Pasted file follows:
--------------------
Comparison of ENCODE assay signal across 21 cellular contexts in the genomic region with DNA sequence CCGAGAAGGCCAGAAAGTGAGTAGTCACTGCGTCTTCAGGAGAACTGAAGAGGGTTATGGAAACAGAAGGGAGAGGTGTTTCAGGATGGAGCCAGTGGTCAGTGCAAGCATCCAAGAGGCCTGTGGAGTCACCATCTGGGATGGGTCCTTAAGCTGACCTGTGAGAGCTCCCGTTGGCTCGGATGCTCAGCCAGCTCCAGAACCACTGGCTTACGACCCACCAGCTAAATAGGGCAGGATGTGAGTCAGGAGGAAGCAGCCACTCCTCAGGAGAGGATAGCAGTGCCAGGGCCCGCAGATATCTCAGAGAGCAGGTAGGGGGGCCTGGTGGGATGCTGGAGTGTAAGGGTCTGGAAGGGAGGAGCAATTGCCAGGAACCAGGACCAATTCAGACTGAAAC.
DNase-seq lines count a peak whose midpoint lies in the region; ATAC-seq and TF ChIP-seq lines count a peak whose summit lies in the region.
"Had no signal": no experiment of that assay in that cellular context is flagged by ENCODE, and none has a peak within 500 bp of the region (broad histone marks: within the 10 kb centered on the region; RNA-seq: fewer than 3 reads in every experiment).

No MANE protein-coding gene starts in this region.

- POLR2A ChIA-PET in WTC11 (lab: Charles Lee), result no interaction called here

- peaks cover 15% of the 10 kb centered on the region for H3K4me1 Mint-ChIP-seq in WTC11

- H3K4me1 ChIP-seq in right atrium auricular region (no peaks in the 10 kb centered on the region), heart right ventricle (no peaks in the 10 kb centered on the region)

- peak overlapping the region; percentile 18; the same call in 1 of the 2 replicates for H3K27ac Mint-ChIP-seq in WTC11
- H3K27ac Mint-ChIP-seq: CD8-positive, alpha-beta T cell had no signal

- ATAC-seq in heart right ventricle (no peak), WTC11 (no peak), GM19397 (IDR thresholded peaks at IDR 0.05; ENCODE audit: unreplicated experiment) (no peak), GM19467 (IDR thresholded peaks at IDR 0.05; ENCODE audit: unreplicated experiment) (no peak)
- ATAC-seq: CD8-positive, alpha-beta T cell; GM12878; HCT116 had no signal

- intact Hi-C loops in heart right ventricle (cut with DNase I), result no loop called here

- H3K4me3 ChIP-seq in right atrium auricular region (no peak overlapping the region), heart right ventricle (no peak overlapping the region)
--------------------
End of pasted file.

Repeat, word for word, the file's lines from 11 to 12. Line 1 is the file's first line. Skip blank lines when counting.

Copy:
- ATAC-seq: CD8-positive, alpha-beta T cell; GM12878; HCT116 had no signal

- intact Hi-C loops in heart right ventricle (cut with DNase I), result no loop called here